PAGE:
Greed really knows no limit ... Favour a few & who cares about the rest!
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Offline alvinyap

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Re: Sime Darby gives up on IJN
« Reply #17 on: January 16, 2009, 09:27:52 AM »
bro, i just posted a long explaining above .. probably you missed reading it!  ;)

Yes, I have... sudah baca ... but its good to have different viewpoints right? There should not be any  imposition on ideologies, beliefs etc ... doesn't matter for which side a person favors .. that would be his own choice  & this would be called democracy ... We shouldn't be upset when a person doesn't share similar point of views ... this goes for either side!

But I agree with one member's comments here (maybe in a different thread & sorry cant remember who) ... at least we are better off than our neighbours down south.  We've proven here that we can make changes through the ballot box  ;) ;) ;)

Peace!!!!  :)

Here's a "flip-side" version of the story (although the article is already a week's old)....

January 09, 2009 17:56 PM     

Labu LCCT Can Pressure MAHB To Lower Costs

By Umi Hani Sharani

KUALA LUMPUR, Jan 9 (Bernama) -- KLIA East, the proposed new low cost carrier terminal (LCCT), at Labu, could pressure Malaysia Airports Holdings Bhd to lower the final cost of its proposed permanent LCCT site at KLIA, Aseambankers said today.

This in turn, would benefit AirAsia Bhd in the same way the budget airline was already benefiting from the low charges at the current temporary LCCT in Sepang.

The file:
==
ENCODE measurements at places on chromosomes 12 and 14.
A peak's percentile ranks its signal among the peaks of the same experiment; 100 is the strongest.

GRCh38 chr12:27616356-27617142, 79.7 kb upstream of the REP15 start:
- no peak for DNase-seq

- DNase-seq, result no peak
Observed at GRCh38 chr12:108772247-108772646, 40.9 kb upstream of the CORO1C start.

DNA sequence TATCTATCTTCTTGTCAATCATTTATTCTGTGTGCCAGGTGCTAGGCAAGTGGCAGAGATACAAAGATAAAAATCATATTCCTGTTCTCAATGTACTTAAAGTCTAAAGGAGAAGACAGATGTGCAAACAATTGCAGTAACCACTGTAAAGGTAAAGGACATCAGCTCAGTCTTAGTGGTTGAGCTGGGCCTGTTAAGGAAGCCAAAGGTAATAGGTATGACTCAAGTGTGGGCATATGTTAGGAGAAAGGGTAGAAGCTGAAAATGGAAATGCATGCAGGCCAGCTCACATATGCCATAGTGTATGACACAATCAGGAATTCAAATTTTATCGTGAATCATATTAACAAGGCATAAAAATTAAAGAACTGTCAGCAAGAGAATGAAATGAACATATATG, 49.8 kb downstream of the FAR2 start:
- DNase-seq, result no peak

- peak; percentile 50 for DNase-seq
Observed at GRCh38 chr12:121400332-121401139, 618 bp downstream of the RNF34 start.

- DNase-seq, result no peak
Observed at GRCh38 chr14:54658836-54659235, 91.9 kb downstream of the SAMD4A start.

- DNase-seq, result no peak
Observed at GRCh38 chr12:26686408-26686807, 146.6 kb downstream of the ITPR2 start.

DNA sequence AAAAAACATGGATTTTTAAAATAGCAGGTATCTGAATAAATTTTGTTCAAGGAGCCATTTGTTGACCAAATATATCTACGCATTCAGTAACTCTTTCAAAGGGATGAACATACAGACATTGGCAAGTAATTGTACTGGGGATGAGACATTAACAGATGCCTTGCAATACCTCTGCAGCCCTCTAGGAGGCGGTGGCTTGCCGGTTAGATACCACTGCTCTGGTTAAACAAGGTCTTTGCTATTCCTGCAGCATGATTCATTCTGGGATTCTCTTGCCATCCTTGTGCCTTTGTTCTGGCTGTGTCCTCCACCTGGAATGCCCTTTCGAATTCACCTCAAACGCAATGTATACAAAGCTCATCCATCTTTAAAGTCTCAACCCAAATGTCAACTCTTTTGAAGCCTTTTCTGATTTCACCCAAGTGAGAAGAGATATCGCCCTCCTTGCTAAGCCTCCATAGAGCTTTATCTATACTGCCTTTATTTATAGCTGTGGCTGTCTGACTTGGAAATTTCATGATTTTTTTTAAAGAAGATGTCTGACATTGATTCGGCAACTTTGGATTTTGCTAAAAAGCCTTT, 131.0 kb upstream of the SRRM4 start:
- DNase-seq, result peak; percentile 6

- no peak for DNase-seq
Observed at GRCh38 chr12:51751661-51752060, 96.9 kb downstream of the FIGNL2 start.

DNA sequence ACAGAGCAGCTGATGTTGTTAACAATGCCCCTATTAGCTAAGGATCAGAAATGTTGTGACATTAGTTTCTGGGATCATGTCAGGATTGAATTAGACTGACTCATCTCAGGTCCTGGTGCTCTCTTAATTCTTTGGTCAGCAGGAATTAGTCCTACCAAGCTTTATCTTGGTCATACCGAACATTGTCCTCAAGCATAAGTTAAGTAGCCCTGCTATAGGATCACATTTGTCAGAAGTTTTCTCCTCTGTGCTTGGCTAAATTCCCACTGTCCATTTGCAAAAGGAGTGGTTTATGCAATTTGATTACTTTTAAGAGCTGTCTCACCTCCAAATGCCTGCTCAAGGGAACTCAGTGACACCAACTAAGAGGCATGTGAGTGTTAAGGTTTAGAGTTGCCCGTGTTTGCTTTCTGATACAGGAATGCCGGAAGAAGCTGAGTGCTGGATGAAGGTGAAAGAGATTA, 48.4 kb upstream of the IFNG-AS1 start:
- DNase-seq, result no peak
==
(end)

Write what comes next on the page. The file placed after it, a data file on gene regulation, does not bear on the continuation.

"With the final development cost at a minimum, MAHB may accept lower usage charges from airlines and passengers. In this way, there is no threat to the RM10 billion investment already sunk into KLIA," it said in its research note here.

Asked how the cost of the LCCT site at KLIA could be lower, an analyst told Bernama that with the proposed Labu LCCT looming, MAHB could demand a better pricing from its suppliers to build its very own LCCT adjacent to the main terminal.

Aseambankers expressed concern that the proposed new airport could also split Kuala Lumpur as a destination into separate airports, especially when passenger movements currently only total 25 million per annum.

The new airport to be built in Labu is to be jointly developed by conglomerate Sime Darby Bhd and AirAsia.

The airline said that the LCCT at Sepang could only accomodate 15 million passengers once its expansion is completed this March.

This is because Air Asia claimed it stands to lose about a million passengers next year and almost four million passengers in 2011, without a bigger terminal.

Aseambankers said a compromise should be found between AirAsia and MAHB.

"A compromise should be found, instead of investing in a brand new airport location likely to undermine existing investments in KLIA, while providing insufficient real returns on investment over the near-to-medium term," it said.

Earlier this week, MAHB claimed it could provide a 30 million passenger capacity LCCT by 2011 with the potential to increase capacity to 45 million, while AirAsia claimed it could complete KLIA East by March 2011 with potential expansion for up to 50 million passengers.

Although AirAsia's passenger growth projections remain formidable, it would be more realistic to assume that total passenger traffic would grow at a compounded annual growth rate of about seven percent in the foreseeable future, with possible dips if the economy slows further.